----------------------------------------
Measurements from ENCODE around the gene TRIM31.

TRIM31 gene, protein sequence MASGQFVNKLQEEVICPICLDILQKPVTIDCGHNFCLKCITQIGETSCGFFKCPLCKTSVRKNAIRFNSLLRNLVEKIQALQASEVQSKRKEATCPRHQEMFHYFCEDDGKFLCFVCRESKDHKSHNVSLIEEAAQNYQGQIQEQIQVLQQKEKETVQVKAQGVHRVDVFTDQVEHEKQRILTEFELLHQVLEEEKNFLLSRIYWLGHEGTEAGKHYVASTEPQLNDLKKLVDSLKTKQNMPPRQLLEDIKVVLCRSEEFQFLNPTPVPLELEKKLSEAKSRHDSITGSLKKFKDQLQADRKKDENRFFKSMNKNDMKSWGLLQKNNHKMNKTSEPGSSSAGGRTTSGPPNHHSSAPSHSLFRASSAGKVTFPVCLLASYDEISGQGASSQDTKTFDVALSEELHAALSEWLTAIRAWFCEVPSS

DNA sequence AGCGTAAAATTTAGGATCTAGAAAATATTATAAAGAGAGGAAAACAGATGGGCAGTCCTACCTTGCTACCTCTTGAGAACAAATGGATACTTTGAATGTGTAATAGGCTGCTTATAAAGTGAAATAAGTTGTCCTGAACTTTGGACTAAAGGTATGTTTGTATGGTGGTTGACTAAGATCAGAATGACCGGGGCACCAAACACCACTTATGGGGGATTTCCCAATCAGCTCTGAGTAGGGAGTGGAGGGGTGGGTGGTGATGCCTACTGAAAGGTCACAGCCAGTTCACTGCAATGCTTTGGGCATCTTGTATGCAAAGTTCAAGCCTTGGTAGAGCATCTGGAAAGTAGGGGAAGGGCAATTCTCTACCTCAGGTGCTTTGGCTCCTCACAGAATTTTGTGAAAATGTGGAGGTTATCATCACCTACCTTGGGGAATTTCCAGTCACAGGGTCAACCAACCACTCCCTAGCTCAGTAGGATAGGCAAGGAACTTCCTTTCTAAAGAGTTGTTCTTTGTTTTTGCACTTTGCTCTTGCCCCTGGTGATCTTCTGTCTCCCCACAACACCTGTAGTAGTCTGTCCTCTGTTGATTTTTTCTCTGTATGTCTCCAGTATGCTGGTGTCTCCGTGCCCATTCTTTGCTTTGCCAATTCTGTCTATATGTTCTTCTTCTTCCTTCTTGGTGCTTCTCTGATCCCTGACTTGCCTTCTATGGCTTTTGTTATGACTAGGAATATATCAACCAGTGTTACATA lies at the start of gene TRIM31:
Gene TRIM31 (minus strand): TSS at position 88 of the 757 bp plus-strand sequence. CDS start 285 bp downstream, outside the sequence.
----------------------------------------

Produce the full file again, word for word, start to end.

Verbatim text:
Measurements from ENCODE around the gene TRIM31.

TRIM31 gene, protein sequence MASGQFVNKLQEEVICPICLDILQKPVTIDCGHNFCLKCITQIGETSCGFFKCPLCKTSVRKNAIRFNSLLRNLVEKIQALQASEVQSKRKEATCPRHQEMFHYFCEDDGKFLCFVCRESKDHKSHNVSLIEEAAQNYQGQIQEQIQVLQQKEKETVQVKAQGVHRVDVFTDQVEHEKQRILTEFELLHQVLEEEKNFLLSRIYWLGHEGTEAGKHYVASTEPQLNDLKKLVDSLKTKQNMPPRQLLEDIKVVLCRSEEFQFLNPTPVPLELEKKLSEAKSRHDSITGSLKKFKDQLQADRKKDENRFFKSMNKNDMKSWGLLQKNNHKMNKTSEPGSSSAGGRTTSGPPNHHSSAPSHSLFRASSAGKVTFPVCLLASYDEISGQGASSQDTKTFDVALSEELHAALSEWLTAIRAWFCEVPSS

DNA sequence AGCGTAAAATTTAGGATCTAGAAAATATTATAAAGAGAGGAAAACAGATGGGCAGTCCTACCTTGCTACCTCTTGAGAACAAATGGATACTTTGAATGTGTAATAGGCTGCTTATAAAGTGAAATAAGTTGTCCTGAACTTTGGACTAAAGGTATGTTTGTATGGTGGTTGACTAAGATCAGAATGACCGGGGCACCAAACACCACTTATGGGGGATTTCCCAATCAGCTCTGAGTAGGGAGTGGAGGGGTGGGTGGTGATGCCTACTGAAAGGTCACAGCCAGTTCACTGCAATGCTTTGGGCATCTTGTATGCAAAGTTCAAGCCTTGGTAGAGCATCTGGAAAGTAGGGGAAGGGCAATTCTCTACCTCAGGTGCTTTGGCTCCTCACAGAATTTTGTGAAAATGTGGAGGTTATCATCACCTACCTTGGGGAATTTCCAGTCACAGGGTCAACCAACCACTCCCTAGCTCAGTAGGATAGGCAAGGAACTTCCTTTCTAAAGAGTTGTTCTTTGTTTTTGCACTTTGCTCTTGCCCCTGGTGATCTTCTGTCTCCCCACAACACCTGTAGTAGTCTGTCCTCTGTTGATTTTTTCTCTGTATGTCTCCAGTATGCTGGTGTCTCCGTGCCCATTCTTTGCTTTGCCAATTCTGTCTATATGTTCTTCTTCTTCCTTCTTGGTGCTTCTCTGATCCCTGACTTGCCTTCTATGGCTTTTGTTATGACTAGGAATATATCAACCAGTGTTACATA lies at the start of gene TRIM31:
Gene TRIM31 (minus strand): TSS at position 88 of the 757 bp plus-strand sequence. CDS start 285 bp downstream, outside the sequence.